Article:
Possible p = S->possible(cell);
  for(int i = 1; i <= 9; i++) {
    if(p.isSet(i)) {
      // we need to create a copy of the Sudoku instance
      Sudoku n(S);
      // assign the selected value in that instance
      if(n.assign(cell,i)){
        // and call solve on that
        if(auto S2 = solve(&n)) {
          return S2;
        }
      }
      // if not solved then try the next possible cell value
    }
  }
  return NULL;
}

I uploaded my stab at the code to my MKR WiFi 1010 Arduino board which promptly crashed. There was a good reason for this - several bugs and (as it turned out later) a large memory leak. Boy, did that board crash – it subsequently refused to accept any updated program as it crashed so quickly when powered back up the USB port had no time to take control.

So, I learned how to reset a MKR 1010. If you ever get in a similar jam, just double click the re-set button. You will know that you have got the slightly fiddly double click right when one of the on-board LEDs starts to slowly fade. This is very distinctive. The COM port associated with the board will also have changed temporarily. Once a new program has been uploaded (even Blink) then the COM port will revert and the board will be back in service.

I copy pasted the bulk of my buggy code to an MS Visual Studio C++ project and used the debugger there to get things running. OK, it needed some minor code changes to manage output and the addition of a few #include statements. This is a good reminder of just how supportive the regular Arduino IDE is. Once I had stepped through the code a few times and the obvious bugs had been flushed I was able to port the code back again to the Arduino IDE (I could maybe have carried on using Visual Studio).

I dug out an Arduino Due as that board has 96K bytes of SRAM for the next attempt which proved to be a wise choice. The code found a solution to an easy puzzle and then one rated as medium. When faced with a harder puzzle with more unknowns, it looked like the Due had run out of memory. Time to see what could be done to reduce the memory footprint of each instance of the Sudoku solving class. The possible values for each cell were stored as an array of 9 bool values. This added up to 81 x 9 = 729 bytes per instance. I switched the code to using 9 bits from a 16 bit integer which reduced that component of the memory footprint to 162 bytes per instance which is roughly a 78% reduction.** Now a harder puzzle ran nicely on the Due but when I measured the before and after free SRAM I found that there was a memory leak associated with the nearly 500 class instances needed to solve that puzzle. Those recursive functions are out to get you (as is an improperly used new statement if you have trouble with delete).

The memory issue derived from the way I was instancing the classes and once I was a bit more dogmatic the memory overhead went away. Indeed (on the Due) the SRAM was all free once the code had completed. This is because the Due (and other ARM processor based boards) keeps any string constants (such as my test puzzles) in the program space and does not copy them to SRAM. No PROGMEM or F macro needed on that board.

Now I had a code base that could be used repeatedly, I was able to feed it with a sequence of test puzzles. I ran a test suite of 96 (mostly challenging and all stolen) puzzles and these were all solved correctly. Most completed in a tiny fraction of a second and a couple took as much as 10 seconds. I then uploaded the same program to the MKR 1010 and ran the tests again. All went well within the tighter 32K of memory although the slower processor meant that run times just about doubled. We clearly need even newer MKR WiFi boards with more capacity and more oomph but this one now looked OK to proceed with phase 2.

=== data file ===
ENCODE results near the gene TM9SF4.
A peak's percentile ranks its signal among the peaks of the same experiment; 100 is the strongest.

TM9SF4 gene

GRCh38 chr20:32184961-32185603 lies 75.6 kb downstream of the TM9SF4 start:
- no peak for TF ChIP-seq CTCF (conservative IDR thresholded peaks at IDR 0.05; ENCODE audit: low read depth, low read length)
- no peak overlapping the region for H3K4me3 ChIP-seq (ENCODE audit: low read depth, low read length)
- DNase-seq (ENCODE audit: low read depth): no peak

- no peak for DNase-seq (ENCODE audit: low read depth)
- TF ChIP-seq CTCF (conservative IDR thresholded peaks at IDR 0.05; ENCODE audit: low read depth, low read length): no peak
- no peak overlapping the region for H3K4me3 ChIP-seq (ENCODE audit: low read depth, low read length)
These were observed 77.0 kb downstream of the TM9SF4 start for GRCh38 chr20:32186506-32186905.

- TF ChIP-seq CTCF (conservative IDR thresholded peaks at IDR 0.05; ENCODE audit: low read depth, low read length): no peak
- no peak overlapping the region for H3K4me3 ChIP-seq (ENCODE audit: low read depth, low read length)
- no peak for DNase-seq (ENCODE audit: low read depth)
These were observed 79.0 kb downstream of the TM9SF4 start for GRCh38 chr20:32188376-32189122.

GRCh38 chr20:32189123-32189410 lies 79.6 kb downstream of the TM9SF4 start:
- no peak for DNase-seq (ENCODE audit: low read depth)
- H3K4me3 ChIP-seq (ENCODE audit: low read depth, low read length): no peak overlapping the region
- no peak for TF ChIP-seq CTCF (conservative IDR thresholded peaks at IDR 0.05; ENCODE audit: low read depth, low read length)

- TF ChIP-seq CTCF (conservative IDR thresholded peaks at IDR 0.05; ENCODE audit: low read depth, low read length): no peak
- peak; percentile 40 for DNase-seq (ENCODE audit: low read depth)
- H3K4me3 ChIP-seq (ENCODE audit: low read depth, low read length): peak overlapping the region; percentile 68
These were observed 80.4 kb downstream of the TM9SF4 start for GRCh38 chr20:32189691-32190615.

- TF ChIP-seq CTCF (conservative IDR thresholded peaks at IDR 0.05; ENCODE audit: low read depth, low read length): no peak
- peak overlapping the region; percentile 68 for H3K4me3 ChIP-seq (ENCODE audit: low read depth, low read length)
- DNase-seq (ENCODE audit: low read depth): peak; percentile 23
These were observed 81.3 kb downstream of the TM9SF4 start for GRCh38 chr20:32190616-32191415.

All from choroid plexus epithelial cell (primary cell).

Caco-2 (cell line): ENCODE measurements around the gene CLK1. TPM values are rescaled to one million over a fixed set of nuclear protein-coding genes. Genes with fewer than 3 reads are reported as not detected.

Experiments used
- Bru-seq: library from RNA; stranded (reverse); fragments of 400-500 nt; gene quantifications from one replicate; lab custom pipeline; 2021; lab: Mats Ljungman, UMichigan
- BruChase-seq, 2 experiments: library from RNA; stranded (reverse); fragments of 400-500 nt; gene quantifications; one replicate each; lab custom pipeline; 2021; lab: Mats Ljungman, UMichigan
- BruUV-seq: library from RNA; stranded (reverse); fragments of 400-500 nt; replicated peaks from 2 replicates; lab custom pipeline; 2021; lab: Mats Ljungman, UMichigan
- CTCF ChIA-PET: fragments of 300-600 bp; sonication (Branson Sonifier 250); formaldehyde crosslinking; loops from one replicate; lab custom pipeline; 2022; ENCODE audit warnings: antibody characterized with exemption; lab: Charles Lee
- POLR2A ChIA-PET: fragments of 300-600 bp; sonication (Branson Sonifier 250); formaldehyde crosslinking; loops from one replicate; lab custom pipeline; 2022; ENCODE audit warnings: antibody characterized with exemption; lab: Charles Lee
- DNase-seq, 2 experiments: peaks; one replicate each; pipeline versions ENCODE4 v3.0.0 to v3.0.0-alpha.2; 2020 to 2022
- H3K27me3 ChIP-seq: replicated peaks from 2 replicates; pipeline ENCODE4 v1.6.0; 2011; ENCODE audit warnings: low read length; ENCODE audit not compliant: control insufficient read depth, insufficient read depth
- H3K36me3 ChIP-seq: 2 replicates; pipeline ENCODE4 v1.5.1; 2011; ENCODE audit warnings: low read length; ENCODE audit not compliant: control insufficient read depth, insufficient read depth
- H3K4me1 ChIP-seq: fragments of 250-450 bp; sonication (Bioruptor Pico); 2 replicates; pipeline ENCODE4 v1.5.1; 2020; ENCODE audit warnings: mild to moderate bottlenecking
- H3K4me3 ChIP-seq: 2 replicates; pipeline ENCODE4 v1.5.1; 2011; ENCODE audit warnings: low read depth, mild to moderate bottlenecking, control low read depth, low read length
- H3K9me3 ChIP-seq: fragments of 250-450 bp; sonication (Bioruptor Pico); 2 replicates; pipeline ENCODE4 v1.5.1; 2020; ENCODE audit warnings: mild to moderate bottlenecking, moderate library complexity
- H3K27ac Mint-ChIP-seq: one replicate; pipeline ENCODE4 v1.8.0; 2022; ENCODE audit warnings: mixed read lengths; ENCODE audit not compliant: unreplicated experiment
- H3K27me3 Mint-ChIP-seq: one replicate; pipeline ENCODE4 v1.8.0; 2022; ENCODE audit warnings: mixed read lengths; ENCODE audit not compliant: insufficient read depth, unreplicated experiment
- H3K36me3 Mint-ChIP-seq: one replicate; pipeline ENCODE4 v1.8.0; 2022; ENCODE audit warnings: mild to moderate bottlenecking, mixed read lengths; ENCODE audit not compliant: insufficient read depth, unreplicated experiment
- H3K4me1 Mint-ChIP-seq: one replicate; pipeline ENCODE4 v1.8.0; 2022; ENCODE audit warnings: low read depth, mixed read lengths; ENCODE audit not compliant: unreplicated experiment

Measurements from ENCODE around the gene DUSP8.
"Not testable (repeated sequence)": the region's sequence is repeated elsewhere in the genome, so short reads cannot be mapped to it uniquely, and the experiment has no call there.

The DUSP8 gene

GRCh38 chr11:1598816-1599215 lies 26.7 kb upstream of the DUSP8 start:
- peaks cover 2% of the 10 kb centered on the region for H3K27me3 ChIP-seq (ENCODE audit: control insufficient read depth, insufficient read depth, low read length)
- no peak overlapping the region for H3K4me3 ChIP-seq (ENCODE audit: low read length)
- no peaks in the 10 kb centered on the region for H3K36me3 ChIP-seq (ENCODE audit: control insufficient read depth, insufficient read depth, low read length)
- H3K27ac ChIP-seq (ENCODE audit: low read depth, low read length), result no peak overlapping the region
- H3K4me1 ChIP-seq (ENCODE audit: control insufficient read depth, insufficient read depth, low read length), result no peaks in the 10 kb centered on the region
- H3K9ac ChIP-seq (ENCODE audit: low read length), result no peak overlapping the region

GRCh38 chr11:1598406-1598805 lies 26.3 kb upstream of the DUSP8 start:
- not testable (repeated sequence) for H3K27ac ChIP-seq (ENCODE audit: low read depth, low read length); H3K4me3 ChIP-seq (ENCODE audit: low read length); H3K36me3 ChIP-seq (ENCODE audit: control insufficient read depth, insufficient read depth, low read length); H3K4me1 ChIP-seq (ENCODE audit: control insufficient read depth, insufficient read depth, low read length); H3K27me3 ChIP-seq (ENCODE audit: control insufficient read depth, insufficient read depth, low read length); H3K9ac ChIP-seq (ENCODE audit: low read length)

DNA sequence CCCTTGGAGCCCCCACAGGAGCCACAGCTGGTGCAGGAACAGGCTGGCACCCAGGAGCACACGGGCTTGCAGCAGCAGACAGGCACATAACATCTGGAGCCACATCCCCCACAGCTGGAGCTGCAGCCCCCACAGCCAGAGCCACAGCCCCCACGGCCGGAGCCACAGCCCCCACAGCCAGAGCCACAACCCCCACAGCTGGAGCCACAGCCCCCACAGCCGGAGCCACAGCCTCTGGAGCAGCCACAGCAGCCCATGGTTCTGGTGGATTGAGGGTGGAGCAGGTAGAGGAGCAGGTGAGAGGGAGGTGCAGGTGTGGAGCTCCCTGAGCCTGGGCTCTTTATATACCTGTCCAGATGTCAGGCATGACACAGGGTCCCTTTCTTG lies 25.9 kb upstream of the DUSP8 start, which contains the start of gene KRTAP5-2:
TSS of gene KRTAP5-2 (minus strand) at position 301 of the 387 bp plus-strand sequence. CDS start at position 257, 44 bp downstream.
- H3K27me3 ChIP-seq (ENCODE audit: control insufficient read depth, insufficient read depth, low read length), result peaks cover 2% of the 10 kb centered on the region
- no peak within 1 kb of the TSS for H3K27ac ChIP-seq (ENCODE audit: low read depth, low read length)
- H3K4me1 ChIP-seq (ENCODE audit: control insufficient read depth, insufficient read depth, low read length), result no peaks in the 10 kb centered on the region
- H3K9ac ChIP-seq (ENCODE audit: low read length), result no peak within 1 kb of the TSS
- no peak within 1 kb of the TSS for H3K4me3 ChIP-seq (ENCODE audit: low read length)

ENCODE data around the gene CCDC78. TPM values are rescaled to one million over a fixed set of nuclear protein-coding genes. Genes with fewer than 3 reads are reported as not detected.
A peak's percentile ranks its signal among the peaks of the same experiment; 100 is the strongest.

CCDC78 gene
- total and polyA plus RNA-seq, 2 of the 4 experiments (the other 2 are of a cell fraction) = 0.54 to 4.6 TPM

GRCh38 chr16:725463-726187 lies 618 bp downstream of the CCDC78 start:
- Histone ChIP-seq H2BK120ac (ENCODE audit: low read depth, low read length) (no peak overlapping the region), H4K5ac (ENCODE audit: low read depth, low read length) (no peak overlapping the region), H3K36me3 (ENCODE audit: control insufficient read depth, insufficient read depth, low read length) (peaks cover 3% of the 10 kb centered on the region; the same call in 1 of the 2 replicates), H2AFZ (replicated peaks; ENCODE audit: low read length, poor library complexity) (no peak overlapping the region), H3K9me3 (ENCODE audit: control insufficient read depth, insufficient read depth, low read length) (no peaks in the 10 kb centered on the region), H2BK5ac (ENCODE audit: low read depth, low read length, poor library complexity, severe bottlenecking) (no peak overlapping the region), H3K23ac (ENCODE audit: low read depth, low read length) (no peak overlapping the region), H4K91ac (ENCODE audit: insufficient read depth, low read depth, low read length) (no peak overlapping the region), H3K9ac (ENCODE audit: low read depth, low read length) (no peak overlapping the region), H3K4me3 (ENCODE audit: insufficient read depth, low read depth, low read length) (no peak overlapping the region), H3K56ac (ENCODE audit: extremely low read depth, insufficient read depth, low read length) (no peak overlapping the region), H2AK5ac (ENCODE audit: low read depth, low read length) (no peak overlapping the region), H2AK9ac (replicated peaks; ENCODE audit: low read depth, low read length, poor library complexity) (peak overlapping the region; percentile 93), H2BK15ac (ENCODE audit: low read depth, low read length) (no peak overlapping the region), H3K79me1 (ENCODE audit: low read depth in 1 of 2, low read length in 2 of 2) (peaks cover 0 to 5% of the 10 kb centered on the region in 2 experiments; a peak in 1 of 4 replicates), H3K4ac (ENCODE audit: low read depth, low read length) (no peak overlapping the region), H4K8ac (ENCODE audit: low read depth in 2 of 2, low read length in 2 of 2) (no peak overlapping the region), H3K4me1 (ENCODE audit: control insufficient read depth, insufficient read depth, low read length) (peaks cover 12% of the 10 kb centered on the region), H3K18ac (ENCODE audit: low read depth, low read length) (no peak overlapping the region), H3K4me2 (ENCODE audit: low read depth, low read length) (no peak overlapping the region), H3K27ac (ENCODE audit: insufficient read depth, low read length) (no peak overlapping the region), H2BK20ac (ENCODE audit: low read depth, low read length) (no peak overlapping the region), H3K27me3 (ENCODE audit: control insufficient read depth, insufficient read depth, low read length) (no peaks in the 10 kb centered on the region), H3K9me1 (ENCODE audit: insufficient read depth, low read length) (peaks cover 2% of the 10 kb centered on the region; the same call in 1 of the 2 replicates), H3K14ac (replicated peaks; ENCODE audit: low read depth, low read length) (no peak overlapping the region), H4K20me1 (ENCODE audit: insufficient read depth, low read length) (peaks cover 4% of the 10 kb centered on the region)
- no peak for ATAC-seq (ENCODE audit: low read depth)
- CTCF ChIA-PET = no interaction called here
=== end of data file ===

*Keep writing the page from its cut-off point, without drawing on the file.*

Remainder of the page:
This is turning into a long story but there will be code links.

I wrote the HTML and the JavaScript for the interactive user interface up front using Visual Studio Code so I could test the layout and main JavaScript functions easily in the Chrome browser.  I also decided to go with Ajax to send requests for Sudoku solving sessions to the Arduino server. That made the option to include jQuery a no brainer for me. I know that jQuery is now considered rather old hat but I am still a big fan. Using Ajax also made it sensible to get the Arduino to respond with JSON so that it was straightforward to return additional information along with a completed puzzle.
Of course, after writing and testing the page I was faced with porting the mark-up and code from Visual Studio Code into C strings for the Arduino IDE where all those embedded quote marks and the odd backslash were going to need to be escaped. That sounded like a long and tedious editing session even with find/replace. The quick answer to that was a 6 line (Windows Forms) C# program to automatically edit text pasted from VS Code into a multi-line textbox, placing the result in another text box ready to be copy pasted to the Arduino IDE. Another tool now sitting in my toolbox.


The above image shows my final result via the web browser interface. Yes, over 60 thousand instances of the Sudoku class were needed to solve this puzzle although most are a lot less taxing. A more typical result would have seen the puzzle solved in a couple of tenths of a second.

The version using the Serial Monitor (see below) has a simpler but acceptable presentation although setting a new puzzle might prove a tad clumsy. (It does have a lot of puzzles built in ready to play with).


What did I leave out of the web browser version? I could have added JavaScript code to ensure that the user only entered numeric values between 1 and 9 but I sort of dealt with that issue by treating all cell values that were not valid digits as a blank cell. I could also have tested that the puzzle had a minimum of 17 valid cells using at least 8 of the values 1 to 9. At the end of the day though, this was an Arduino project to explore the use of a board providing a web service while also entertaining me.